Goldberg does describe this issue, although the reader must make it 80% of the way through a 70-page paper to find it. But the C++ FAQ also contains a section (Cline calls it the “newbie section,” but it’s really more of an attic for anecdotes without a better home) that I think does a great job of describing the problem as well.

*Edit*: The Random ASCII blog has a great series of articles on floating-point issues. The one most directly relevant to the problem discussed here is titled “Floating-Point Determinism,” in particular the section on composing larger expressions.

Something about great minds, perhaps?

http://randomascii.wordpress.com/2012/02/13/dont-store-that-in-a-float/

Thanks for the pointer; I have edited the post to refer to this series of articles.

Actually, you can predict and control precision. That is the core problem that IEEE-754 solves. Possible fix:

if (curr_time >= (double)(prev_time + 0.200)) {

Minor nitpick: A value does not have a precision, it is just a number. The floating point computation has a precision. E.g.: If you computed 𝛑 as 3.1, then the computation has a precision of (at most) two digits, but 3.1 is just a number and precisely 3.100000…

This is an interesting point, about which discussion on Reddit’s /r/compsci is currently ongoing. A similar possible fix would be to compute the sum in a temporary double variable (like the test_time above) ahead of time. But although in practice I know of no compiler where this *wouldn’t* work, the standard seems pretty permissive, so I’m not sure that it *has* to work. That is, a sufficiently smart compiler could presumably “optimize away” the temporary, and still perform the calculation in extended precision.

The Reddit discussion mentions the various compiler flags that control this behavior in gcc, in my opinion forgetting that completely abandoning extended-precision computation isn’t necessarily a good thing just because it prevents situations like this. I had hoped that the take-away from this would not be the details of specific platforms, compilers, or flags where particular code works or doesn’t, but instead a reminder to simply *think* about this as a potential problem, and, where possible, to *change the code* to be more robust no matter what the platform, compiler, or flags in use.

(For example, the solution in this case was to recognize that the simulation’s “real” time resolution was 1 ms, and all those lesser significant bits were merely the cumulative effect of adding delta-t’s. We can make this problem go away by effectively working, temporarily where necessary, in *integral* units of ms, and converting back to double-precision seconds in a controlled way.)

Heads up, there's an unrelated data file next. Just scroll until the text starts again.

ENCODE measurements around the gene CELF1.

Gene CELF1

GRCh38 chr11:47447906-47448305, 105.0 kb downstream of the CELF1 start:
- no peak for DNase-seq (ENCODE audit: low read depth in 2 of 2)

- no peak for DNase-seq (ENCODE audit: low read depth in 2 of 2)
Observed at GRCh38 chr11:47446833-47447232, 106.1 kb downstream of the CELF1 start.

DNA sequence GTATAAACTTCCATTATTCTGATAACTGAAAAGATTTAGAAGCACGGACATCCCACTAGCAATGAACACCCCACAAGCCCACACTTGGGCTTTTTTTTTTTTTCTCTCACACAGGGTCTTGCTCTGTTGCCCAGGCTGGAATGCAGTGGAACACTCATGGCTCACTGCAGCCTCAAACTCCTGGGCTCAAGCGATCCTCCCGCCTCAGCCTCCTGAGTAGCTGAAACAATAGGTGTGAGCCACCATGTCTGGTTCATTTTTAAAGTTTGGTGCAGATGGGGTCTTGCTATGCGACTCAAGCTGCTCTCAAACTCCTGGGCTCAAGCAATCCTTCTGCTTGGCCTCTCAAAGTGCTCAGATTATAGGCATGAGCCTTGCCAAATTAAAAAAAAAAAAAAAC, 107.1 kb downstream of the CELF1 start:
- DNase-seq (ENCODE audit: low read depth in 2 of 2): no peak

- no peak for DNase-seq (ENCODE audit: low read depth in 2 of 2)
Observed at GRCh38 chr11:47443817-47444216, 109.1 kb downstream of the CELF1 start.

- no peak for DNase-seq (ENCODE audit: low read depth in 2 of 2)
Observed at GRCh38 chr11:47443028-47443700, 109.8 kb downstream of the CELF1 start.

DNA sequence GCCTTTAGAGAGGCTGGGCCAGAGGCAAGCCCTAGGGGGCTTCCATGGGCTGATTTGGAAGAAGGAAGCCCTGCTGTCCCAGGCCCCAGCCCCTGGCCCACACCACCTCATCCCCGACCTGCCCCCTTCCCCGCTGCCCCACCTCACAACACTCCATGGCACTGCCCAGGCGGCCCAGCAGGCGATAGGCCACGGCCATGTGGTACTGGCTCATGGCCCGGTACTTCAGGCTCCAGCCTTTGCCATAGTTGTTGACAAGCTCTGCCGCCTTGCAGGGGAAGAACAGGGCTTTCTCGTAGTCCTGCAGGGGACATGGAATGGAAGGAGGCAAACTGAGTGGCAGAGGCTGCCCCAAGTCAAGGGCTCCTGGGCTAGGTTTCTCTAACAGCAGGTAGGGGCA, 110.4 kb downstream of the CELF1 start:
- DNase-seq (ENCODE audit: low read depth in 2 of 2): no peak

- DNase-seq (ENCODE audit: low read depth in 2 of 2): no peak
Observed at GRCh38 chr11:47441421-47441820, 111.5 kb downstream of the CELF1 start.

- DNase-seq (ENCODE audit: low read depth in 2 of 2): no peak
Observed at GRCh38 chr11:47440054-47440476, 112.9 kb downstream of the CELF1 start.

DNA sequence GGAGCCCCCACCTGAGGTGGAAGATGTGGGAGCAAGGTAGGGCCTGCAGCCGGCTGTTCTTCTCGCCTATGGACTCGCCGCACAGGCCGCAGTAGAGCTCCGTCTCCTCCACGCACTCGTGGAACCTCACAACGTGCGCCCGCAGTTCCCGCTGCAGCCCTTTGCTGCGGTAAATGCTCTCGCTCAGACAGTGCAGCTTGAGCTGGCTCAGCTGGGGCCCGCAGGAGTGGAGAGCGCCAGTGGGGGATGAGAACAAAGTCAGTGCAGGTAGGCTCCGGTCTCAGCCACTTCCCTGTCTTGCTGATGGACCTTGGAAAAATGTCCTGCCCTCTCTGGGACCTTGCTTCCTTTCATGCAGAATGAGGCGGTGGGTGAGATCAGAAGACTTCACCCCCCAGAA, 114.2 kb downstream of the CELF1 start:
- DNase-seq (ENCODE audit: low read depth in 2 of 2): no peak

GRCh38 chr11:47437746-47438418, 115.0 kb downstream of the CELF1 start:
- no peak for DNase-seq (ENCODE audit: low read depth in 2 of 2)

I actually think the most relevant article from my series might be this one:

http://randomascii.wordpress.com/2012/03/21/intermediate-floating-point-precision/

Compilers are allowed enormous flexibility in deciding what precision to use in evaluation expressions, and that can lead to surprising results. These surprising results are particularly difficult to avoid with the x87 FPU.

I realize it is a simplified fraction of your code, but I’m confused as to why you only advance the time if 0.2 s has passed. Shouldn’t you always advance time? Then this issue disappears, or at least becomes much less significant — you just miss one update and then continue along.

But yeah, variable precision is a nuisance. It’s a lurking bug. Individual instances of it can be squashed, but you can never tell when it will pop up again. I recommend compiling for SSE2 which will reduce these problems significantly.

Or use an int64 count of ms.

You’re right; I read the intermediate precision article first. But I continued reading to make sure I hadn’t missed more details; I chose the determinism article because (a) it links to the intermediate precision one, and (b) it seemed like a superset of useful relevant information that readers might otherwise miss.

And you are also right in suspecting that the code logic has been simplified here to focus on this particular problem. Time *does* always advance, but to include the details of how that time advancement interacts with this floating-point comparison problem seemed unnecessary.

As soon as I read “event driven simulation” I thought, oh no, this could be a bug I left behind. Fortunately, I never wrote any C code that you’d be looking at. Nice catch.

Reblogged this on omarsebres.